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Many of the complaints about the GT-10 were related to the sound quality of the COSM models and the byzantine mess it was when it came to programming the unit. It was often stated that outside of 80's metal sounds, it just wasn't all that great. Perhaps this was more of function of no one knowing exactly what to do with it?
The GT-100 improves the amp and preamp models considerably over the predecessor. The mid-range issues have been fixed (this was one of the absolute biggest complaints about the GT-10 models), and the overall quality of the modeling has been updated as well. As with all Roland/Boss products, the COSM effects are world class, and on par with the Line 6 M series, if not a little better.
The GT-100 is outfitted with dual LCD screens (132 x 64). They seem to be about the same resolution as the HD500. However, in practice, these screens make a huge difference when programming the unit. That's a good thing because Boss really doesn't offer capable, quality computer software to perform the editing, certainly nothing even close to what Line 6 provides.
EZ Tone Editing System
Acoustic Simulator Effects
Really innovative two LCD display system
Much improved COSM modeling
Onboard LED's brightness toned down
Computer software doesn't hold a candle to the Line 6 offerings
Much less user and company support than Line 6
If your looking for quality amp and effect models, with superior front panel editing, the Boss GT-100 has your bases covered. It represents a significant improvement over its predecessor in terms of programmability and sound quality.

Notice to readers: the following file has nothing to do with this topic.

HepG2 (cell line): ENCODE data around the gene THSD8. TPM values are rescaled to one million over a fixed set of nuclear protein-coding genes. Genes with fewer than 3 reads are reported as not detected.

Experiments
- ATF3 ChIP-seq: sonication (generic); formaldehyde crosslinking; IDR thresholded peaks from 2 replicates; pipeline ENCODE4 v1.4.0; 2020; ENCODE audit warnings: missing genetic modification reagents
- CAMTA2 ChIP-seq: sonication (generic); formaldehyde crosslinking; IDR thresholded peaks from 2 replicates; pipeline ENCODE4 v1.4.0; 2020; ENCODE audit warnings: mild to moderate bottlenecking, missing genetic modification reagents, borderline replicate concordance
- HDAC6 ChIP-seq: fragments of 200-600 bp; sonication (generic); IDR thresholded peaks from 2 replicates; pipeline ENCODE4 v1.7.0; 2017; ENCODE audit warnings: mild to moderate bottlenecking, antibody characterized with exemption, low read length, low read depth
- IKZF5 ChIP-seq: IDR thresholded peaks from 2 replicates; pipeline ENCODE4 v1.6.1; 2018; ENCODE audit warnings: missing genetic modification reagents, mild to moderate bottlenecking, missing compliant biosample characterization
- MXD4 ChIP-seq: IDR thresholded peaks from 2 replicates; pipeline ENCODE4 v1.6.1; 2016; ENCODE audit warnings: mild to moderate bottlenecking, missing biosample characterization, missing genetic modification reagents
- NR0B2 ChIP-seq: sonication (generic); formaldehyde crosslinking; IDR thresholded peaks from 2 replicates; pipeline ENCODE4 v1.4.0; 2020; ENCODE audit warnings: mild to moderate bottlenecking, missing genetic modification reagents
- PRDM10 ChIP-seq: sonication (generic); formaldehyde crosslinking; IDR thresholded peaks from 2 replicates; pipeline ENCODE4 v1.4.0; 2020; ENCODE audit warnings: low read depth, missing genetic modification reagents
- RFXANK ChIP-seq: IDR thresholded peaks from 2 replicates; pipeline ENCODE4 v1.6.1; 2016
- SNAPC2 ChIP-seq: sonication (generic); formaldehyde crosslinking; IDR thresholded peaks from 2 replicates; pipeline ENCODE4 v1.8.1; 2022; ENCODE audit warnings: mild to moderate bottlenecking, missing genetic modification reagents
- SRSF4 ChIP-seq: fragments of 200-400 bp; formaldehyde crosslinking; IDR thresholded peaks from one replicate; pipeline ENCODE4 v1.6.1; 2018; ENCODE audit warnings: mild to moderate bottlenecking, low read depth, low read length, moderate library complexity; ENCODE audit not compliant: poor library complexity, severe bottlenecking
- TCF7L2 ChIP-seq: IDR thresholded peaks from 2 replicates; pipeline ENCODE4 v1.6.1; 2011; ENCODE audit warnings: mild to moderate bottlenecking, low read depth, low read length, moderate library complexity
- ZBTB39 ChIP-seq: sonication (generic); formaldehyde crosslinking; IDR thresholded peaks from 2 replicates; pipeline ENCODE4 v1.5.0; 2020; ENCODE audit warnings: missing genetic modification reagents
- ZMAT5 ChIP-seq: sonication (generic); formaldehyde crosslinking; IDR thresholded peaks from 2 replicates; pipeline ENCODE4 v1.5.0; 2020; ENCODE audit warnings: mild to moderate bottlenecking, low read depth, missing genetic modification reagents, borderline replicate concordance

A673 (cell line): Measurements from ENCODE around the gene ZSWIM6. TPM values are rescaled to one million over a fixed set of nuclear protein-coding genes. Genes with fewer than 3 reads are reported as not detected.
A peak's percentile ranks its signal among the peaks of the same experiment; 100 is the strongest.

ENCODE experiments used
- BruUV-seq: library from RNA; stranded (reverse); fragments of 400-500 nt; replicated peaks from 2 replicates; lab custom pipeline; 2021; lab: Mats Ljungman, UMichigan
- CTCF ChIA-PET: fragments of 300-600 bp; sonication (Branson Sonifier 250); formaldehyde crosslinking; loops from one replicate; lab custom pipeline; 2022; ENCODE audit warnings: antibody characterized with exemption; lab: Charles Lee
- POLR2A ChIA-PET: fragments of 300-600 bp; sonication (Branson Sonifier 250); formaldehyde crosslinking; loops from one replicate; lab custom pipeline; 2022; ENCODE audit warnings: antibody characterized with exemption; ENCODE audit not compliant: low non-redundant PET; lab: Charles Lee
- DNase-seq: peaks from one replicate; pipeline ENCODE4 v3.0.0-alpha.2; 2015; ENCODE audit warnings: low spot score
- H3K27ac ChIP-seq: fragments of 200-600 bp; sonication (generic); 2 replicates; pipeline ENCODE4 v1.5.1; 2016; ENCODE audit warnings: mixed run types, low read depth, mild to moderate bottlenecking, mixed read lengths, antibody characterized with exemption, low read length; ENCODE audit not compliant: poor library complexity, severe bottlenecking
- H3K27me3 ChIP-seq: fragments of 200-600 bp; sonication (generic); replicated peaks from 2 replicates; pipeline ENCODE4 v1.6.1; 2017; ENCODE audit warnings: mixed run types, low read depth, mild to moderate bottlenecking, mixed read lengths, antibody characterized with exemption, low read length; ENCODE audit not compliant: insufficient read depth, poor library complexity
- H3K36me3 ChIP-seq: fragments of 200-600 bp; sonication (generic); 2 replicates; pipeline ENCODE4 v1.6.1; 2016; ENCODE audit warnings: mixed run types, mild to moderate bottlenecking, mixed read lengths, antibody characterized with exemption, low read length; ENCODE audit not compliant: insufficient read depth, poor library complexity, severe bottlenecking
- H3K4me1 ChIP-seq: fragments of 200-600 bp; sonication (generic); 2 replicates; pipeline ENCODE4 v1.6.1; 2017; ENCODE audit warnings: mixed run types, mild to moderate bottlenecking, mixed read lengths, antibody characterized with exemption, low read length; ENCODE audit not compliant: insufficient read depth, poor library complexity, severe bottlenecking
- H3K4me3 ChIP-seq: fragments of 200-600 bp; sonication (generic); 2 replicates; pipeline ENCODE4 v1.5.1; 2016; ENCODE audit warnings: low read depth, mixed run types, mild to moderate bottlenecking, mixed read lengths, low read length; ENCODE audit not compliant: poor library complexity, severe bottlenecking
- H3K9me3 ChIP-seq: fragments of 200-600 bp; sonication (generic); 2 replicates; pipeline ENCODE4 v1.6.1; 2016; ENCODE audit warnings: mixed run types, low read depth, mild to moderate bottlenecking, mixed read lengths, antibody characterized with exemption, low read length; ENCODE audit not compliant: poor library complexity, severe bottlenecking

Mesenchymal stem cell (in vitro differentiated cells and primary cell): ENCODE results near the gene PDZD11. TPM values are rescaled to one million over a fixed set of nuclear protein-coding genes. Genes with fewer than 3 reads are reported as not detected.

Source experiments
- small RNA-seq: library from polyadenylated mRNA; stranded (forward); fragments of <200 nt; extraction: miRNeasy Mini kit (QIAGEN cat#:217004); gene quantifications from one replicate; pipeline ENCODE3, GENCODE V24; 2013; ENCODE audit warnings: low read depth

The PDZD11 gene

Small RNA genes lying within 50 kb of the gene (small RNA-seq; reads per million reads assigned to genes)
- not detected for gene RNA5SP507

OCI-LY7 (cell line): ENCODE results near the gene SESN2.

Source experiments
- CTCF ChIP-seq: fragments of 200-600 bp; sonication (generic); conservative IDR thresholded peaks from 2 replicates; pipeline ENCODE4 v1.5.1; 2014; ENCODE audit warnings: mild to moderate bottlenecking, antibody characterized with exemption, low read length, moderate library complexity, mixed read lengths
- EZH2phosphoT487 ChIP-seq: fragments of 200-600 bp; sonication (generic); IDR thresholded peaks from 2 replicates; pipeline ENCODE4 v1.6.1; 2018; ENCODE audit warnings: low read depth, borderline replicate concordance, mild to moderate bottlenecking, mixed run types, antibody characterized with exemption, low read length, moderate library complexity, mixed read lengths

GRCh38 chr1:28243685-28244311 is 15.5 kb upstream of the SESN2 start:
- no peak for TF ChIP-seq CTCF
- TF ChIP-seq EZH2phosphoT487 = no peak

Check out the product manuals here
There are a lot of guitarists out there who will simply get both of these units in the quest for the perfect sound reproduction of their favorite song. If your one of them, great! By all means have the best of both worlds at your disposal. But for everyone else, one of these units will suffice. So in battle of the POD HD 500 vs Boss GT-100 which one is it?
As a general rule, the price of both of these units is around 500 dollars (though the GT-100 is often slightly more expensive), with some packages offered that include gig bags, etc... for a little extra These packages are mostly setup to help online music equipment distributors clear out excess inventory that doesn't sell well on its own. But, you end up getting a little money off than if you were to buy them individually.
Both units are designed for 'live' performance, but are suited equally for recording. The sound quality of both units is excellent, although the POD HD 500 seems a little 'cleaner'. However, as a practical matter, both units sound great, and with tweaking you're likely to get the sound you need from either unit.
Why you might select the POD HD 500:
If your planning to purchase (or already own) a Variax, there's only one choice - the POD HD 500. Also keep in mind the HD300/400 do not have a Variax port.
Computer tone editing. If you plan to do your tone editing on the computer, Line 6 has by far the best software. It's sophisticated, frequently updated, user supported and free.
User community. The Line 6 user community and CustomTone online tone library is much larger and more vibrant than the Boss user community. CustomTone has an immense number of patches, and the user forums are buzzing constantly. Boss's Tone Room offering is very sparse, at least at the moment.
Why you might select the Boss GT-100:
Ruggedness. It's built like a Sherman tank. Even though the HD500 is a serious improvement over the X3 Live, i'd drop this one 5 feet before I would drop the HD500
EZ Tone. The EZ Tone system makes it relatively simple to get a usable patch quickly right from the front panel. The HD500 doesn't have anything similar.
Acoustic simulator. This unit includes a full range of options to simulate and acoustic guitar using an electric. This opens up a huge number of possibilities - especially for those who don't own an acoustic guitar.